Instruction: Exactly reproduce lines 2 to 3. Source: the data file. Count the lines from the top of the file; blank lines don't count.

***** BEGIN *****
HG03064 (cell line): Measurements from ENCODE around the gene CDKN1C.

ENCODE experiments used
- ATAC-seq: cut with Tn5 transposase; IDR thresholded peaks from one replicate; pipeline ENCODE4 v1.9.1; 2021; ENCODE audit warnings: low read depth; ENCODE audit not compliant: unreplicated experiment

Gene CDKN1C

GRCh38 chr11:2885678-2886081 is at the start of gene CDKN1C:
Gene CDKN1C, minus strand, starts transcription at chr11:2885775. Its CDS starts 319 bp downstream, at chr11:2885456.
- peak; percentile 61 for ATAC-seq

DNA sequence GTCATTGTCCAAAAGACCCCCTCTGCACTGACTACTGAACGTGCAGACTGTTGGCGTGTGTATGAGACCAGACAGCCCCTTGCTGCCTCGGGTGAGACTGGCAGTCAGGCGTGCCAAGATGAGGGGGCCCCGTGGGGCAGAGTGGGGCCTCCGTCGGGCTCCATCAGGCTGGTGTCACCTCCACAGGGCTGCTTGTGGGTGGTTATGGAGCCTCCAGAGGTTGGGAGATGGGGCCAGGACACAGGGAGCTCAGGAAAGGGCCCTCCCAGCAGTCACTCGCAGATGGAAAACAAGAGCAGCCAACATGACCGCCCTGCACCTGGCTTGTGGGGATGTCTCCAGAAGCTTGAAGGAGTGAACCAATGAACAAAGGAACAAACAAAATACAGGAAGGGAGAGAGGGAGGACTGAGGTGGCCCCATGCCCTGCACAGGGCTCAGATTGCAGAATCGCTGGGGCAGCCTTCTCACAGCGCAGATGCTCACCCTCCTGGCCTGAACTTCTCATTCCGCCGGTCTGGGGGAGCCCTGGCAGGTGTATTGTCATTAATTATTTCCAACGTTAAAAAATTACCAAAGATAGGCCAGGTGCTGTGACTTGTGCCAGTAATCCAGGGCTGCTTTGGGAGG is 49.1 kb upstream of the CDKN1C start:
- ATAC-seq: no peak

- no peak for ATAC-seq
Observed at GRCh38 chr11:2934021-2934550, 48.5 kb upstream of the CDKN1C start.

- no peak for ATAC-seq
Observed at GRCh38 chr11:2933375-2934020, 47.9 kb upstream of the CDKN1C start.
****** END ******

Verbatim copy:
ENCODE experiments used
- ATAC-seq: cut with Tn5 transposase; IDR thresholded peaks from one replicate; pipeline ENCODE4 v1.9.1; 2021; ENCODE audit warnings: low read depth; ENCODE audit not compliant: unreplicated experiment